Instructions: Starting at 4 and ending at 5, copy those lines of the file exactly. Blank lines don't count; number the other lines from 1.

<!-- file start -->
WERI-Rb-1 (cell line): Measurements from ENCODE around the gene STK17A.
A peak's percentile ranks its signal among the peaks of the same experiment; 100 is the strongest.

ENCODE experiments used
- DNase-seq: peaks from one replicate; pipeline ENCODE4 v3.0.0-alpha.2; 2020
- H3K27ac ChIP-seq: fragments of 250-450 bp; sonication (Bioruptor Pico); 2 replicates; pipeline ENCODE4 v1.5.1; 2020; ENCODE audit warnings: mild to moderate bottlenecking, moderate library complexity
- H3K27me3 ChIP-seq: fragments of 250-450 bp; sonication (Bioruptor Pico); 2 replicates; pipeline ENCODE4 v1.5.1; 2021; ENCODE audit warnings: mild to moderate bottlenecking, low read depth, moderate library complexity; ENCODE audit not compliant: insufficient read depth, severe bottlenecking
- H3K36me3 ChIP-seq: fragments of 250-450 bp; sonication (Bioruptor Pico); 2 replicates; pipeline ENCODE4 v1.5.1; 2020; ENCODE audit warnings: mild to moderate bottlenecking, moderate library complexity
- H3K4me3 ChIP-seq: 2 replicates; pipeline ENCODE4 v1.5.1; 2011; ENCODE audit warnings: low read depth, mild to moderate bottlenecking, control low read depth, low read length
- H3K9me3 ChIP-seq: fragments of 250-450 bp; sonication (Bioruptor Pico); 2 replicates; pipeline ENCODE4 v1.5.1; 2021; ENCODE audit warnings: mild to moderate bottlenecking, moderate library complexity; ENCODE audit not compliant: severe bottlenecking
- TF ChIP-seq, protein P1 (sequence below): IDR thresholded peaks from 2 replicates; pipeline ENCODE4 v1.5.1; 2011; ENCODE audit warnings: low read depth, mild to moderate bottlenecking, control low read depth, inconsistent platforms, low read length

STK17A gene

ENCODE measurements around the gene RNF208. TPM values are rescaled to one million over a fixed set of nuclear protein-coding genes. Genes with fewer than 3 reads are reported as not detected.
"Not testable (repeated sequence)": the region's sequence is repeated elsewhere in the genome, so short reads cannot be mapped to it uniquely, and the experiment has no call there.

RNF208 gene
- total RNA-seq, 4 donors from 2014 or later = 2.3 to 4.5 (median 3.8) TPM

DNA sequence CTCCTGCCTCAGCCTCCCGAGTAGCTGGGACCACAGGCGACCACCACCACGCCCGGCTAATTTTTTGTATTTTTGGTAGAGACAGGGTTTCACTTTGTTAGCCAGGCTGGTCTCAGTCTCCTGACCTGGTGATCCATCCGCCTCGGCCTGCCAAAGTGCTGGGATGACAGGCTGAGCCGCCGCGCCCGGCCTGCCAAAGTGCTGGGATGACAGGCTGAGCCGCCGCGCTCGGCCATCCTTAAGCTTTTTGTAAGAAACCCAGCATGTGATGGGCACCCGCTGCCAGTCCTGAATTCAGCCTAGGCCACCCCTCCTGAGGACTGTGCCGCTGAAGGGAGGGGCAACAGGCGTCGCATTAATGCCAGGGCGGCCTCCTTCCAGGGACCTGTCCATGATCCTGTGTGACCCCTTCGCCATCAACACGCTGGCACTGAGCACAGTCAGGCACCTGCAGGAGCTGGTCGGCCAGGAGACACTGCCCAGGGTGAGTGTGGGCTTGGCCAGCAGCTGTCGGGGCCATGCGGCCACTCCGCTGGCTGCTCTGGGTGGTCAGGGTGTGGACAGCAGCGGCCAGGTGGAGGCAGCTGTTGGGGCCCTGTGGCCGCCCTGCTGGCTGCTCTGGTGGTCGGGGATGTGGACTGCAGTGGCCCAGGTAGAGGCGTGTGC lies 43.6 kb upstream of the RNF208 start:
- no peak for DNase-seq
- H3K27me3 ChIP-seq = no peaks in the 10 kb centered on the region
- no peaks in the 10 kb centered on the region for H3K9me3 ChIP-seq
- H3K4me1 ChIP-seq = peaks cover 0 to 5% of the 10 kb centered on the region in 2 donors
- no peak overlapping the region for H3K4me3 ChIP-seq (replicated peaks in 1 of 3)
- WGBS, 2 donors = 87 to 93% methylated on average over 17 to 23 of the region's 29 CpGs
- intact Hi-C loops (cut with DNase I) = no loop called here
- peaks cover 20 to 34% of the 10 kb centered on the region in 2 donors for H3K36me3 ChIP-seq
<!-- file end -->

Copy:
- DNase-seq: peaks from one replicate; pipeline ENCODE4 v3.0.0-alpha.2; 2020
- H3K27ac ChIP-seq: fragments of 250-450 bp; sonication (Bioruptor Pico); 2 replicates; pipeline ENCODE4 v1.5.1; 2020; ENCODE audit warnings: mild to moderate bottlenecking, moderate library complexity